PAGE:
The Scottish National Party has renewed the call, along with Plaid Cymru, for Tony Blair to be impeached over the war in Iraq.
The SNP says Tony Blair has lost voters' trust over the Iraq war
The SNP made the joint declaration alongside the Welsh nationalist party.
The Conservatives have revealed plans to clamp down on crime as their election campaign theme on Tuesday.
Meanwhile, the Liberal Democrats are concentrating on childcare while the Labour Party looks towards the employment sector.
Campaigning together in Edinburgh, nationalist leaders Alex Salmond and Elfyn Llwyd said they intended to resubmit their motion to impeach the prime minister.
Mr Salmond said: "Tony Blair has lost the trust of the people of Scotland.
"The electoral arithmetic means the Tories can't beat him south of the border, but Scotland will play a pivotal role in delivering the knock-out blow.
"Each and every SNP candidate elected in May will be lined up behind a motion to impeach Tony Blair, so we can hasten his departure as prime minister."
Mr Salmond added: "If the Lib Dems and the Tories are serious about holding the prime minister to account they should back our motion."
Mr Llywd criticised the Lib Dems for failing to back earlier calls to impeach the prime minister and said they stood back as Plaid Cymru members were ejected from the Commons for calling Mr Blair "a liar".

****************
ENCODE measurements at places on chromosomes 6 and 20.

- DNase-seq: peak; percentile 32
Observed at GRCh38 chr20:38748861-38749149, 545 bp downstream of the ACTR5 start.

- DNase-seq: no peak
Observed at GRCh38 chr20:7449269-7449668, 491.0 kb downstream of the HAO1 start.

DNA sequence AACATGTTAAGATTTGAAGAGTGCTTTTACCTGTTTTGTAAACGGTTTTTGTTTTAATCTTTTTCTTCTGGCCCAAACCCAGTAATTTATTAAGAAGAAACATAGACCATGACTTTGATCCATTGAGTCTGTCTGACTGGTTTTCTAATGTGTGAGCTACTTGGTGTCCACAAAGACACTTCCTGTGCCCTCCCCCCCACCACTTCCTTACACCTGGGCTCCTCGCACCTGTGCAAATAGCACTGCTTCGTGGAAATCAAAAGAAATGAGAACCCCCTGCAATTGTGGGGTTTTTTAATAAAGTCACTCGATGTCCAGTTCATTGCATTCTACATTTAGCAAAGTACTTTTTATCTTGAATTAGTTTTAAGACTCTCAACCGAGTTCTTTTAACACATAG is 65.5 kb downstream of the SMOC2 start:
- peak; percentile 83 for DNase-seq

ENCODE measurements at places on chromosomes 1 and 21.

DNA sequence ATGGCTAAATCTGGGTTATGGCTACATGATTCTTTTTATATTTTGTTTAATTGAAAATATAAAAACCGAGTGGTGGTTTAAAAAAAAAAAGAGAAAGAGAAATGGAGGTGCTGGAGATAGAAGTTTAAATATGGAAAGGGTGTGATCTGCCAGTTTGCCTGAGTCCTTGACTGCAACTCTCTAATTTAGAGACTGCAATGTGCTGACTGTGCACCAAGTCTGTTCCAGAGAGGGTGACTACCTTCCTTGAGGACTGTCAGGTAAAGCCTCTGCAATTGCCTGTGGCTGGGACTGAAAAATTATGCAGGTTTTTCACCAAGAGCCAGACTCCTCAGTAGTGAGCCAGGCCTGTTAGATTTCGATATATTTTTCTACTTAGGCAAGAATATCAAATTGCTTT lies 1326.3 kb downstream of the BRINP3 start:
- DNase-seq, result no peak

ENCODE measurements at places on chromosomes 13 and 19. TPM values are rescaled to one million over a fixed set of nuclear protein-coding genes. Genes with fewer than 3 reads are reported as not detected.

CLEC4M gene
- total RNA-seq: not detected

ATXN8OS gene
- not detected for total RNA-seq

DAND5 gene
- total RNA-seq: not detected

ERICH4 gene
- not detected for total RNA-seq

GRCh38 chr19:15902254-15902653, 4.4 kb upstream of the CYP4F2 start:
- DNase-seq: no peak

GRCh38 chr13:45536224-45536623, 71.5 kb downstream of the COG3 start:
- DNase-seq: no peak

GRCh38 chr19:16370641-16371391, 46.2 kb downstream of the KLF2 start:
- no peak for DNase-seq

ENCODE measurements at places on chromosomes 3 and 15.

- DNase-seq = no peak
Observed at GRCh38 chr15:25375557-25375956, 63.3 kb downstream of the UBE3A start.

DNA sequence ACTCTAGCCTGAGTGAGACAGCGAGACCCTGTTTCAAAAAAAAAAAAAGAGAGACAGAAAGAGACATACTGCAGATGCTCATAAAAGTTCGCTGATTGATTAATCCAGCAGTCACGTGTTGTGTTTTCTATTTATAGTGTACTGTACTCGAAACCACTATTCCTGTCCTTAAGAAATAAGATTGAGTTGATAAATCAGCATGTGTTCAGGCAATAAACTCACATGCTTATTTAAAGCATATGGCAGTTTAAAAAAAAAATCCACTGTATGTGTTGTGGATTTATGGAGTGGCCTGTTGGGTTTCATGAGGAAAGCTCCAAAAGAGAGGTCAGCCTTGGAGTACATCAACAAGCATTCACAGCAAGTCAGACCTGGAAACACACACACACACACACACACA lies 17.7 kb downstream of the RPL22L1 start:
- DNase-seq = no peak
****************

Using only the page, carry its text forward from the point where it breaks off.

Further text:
For the Tories, Peter Duncan argued that Conservative plans to end automatic early release for prisoners while increasing police numbers by 1,500 would provide a real boost to law enforcement across Scotland.
"We want to see police officers where they should be - out on the beat deterring and detecting crime instead of sitting behind a desk filling out forms," Mr Duncan said.
"That is what the decent majority of people want to see and it is what will make them feel safe in their own neighbourhoods again.
Peter Duncan: Tories would make prisons "drug-free"
"We will take a zero-tolerance approach to drugs, which scar our communities. Our jails will no longer be places where people can get drugs as easily as they can on the streets.
"We will also make our prisons 'drug-free'."
Scottish Lib Dem leader Jim Wallace highlighted his party's efforts to engage children in mentally and physically challenging activities with a visit to an innovative child care centre.
Mr Wallace said a Lib Dem government would invest about £300m to improve childcare services in Scotland.
The Lib Dems want to scrap the Child Support Agency "because it fails too many families".
Mr Wallace added: "We will provide flexible care in local schools for before and after the school day, giving the opportunity of affordable childcare between 8am and 6pm.
"Taken together, Lib Dems offer a package of investment that will deliver real solutions to the real problems facing families and children."
Scottish Secretary Alistair Darling took Labour's campaign trail to Glasgow and drew attention to the impact of the minimum wage.
He said: "The minimum wage has delivered a pay increase for 140,000 Scots. These people will see their pay rise to £5.05 an hour in October 2005, and £5.35 in October 2006.
"That pay rise will be at risk if the Tories win on 5 May. Only Labour can ensure that work pays."
Elsewhere, the Scottish Greens have urged voters to make nuclear power an election issue and oppose any Labour plans to increase the number of nuclear stations.
Green MSP Chris Ballard said nuclear power had proved to be "a dirty, risky and expensive mistake" which had been illustrated by the Chernobyl disaster in 1986.
Scottish Socialist Party leader Colin Fox has called for the minimum wage to be increased from its present £4.85 an hour to £8.
"Low pay and long hours are Scotland's national disgrace," he said.
"The UK has the longest working hours in Europe and a mountain of personal debt."